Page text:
For many people, the story of Charles Darwin goes like this: he ventured to the Galapagos Islands on the Beagle, was inspired by the biodiversity of the birds he saw there, and immediately returned home to write his theory of evolution. But this simplified narrative is inaccurate and lacking: it leaves out a major part of Darwin’s legacy. He published On the Origin of Species nearly thirty years after his voyages. And much of his life was spent experimenting with and observing plants.
Darwin was a brilliant and revolutionary botanist whose observations and theories were far ahead of his time. With Darwin’s Most Wonderful Plants, biologist and gardening expert Ken Thompson restores this important aspect of Darwin’s biography while also delighting in the botanical world that captivated the famous scientist. Thompson traces how well Darwin’s discoveries have held up, revealing that many are remarkably long-lasting. Some findings are only now being confirmed and extended by high-tech modern research, while some have been corrected through recent analysis.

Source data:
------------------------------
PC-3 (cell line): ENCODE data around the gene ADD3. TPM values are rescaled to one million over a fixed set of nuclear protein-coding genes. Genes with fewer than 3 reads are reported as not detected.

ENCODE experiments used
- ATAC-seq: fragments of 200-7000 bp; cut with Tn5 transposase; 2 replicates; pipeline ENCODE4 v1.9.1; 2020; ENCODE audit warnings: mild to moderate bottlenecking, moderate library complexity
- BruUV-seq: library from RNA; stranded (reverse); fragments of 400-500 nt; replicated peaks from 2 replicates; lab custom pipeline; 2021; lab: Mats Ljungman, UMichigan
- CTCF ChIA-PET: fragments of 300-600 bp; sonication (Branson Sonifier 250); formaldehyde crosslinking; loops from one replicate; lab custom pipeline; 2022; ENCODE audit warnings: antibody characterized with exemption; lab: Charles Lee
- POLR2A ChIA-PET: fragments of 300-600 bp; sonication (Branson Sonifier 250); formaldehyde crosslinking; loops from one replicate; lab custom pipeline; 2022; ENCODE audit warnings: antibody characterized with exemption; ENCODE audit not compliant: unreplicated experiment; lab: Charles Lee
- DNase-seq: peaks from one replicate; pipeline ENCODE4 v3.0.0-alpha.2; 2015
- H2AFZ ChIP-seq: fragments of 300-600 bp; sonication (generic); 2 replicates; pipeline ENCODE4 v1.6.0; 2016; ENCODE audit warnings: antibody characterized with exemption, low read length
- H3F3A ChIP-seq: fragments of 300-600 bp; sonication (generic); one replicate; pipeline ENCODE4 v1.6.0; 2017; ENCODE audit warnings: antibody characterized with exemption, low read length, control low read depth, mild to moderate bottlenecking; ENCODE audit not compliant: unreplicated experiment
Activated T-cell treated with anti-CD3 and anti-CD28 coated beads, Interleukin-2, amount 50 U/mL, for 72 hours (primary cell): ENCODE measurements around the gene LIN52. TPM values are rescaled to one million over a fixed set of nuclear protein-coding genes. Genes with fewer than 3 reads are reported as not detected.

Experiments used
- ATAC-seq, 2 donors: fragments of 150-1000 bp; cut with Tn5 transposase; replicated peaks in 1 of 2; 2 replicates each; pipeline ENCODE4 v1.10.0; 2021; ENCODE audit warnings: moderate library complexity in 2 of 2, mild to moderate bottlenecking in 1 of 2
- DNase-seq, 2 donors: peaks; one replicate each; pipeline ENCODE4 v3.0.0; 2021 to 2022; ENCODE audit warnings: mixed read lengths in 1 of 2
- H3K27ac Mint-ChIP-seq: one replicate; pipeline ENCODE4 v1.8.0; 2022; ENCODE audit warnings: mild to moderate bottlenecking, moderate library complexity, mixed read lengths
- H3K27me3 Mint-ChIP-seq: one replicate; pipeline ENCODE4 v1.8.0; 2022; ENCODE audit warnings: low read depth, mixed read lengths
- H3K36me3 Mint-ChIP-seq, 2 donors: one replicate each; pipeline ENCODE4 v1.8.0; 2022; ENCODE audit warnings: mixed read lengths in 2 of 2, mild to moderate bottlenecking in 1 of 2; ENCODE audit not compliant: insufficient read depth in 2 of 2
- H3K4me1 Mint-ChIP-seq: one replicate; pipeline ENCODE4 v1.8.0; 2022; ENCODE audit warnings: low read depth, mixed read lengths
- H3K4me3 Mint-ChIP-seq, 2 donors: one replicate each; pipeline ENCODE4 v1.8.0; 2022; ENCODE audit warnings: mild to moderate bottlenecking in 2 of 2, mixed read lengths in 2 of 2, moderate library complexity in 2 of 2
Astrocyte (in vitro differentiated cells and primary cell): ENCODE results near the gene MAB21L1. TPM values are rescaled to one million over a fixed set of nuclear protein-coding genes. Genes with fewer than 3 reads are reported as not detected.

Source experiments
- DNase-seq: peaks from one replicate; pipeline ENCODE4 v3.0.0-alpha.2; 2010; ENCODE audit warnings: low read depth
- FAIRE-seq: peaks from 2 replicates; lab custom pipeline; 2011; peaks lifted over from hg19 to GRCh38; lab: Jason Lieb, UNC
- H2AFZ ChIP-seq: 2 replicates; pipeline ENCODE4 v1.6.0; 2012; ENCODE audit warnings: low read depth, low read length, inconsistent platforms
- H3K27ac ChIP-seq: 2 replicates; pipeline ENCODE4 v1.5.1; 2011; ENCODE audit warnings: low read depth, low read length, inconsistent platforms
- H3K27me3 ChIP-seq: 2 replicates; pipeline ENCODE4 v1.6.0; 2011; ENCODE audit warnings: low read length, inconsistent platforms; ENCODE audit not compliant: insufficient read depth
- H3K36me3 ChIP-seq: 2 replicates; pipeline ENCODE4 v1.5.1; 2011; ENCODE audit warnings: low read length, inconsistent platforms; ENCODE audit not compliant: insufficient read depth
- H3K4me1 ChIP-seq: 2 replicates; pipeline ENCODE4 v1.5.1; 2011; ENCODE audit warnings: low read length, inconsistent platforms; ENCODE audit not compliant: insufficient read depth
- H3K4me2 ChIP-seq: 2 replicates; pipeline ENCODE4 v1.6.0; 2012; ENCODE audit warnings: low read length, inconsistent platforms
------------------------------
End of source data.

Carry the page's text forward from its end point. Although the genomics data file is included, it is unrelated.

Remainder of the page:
We learn from Thompson how Darwin used plants to shape his most famous theory and then later how he used that theory to further push the boundaries of botanical knowledge. We also get to look over Darwin’s shoulder as he labors, learning more about his approach to research and his astonishing capacity for hard work. Darwin’s genius was to see the wonder and the significance in the ordinary and mundane, in the things that most people wouldn’t look at twice.
Both Thompson and Darwin share a love for our most wonderful plants and the remarkable secrets they can unlock. This book will instill that same joy in casual gardeners and botany aficionados alike.
Darwin's Orchids: Then and Now
Edited by Retha Edens-Meier and Peter Bernhardt University of Chicago Press, 2014 Library of Congress QK495.O64D292 2014 | Dewey Decimal 584.4